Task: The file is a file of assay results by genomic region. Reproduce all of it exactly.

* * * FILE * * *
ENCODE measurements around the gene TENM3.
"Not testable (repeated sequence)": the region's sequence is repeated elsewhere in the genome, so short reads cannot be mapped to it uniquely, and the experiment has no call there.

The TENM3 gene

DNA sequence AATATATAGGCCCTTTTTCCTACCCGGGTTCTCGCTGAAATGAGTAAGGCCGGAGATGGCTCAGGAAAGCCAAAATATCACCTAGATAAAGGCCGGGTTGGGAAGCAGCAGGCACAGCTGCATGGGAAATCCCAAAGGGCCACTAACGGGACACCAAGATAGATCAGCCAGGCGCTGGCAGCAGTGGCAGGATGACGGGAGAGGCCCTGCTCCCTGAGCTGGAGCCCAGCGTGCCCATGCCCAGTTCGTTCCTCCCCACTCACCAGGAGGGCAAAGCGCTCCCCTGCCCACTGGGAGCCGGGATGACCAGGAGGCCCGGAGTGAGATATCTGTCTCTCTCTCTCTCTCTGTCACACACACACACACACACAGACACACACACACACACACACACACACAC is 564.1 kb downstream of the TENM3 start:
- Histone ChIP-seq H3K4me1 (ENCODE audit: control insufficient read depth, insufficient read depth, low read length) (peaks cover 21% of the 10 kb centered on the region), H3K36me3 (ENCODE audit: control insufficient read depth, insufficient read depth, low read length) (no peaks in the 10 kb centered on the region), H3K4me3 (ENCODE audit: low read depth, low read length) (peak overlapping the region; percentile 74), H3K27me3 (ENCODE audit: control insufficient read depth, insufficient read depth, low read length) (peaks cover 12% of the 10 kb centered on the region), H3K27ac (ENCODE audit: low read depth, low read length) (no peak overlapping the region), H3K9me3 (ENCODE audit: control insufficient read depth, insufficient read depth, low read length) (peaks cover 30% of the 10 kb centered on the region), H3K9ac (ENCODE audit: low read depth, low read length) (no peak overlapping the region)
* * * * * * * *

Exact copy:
ENCODE measurements around the gene TENM3.
"Not testable (repeated sequence)": the region's sequence is repeated elsewhere in the genome, so short reads cannot be mapped to it uniquely, and the experiment has no call there.

The TENM3 gene

DNA sequence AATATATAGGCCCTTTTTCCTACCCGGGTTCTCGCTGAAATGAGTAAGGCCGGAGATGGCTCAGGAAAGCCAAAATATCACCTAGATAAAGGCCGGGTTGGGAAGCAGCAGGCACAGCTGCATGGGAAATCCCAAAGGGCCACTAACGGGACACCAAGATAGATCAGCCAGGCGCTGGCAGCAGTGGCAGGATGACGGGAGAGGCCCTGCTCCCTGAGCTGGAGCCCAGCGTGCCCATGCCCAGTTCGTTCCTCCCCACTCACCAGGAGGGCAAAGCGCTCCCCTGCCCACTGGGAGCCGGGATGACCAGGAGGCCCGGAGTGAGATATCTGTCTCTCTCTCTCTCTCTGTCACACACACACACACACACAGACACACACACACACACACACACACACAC is 564.1 kb downstream of the TENM3 start:
- Histone ChIP-seq H3K4me1 (ENCODE audit: control insufficient read depth, insufficient read depth, low read length) (peaks cover 21% of the 10 kb centered on the region), H3K36me3 (ENCODE audit: control insufficient read depth, insufficient read depth, low read length) (no peaks in the 10 kb centered on the region), H3K4me3 (ENCODE audit: low read depth, low read length) (peak overlapping the region; percentile 74), H3K27me3 (ENCODE audit: control insufficient read depth, insufficient read depth, low read length) (peaks cover 12% of the 10 kb centered on the region), H3K27ac (ENCODE audit: low read depth, low read length) (no peak overlapping the region), H3K9me3 (ENCODE audit: control insufficient read depth, insufficient read depth, low read length) (peaks cover 30% of the 10 kb centered on the region), H3K9ac (ENCODE audit: low read depth, low read length) (no peak overlapping the region)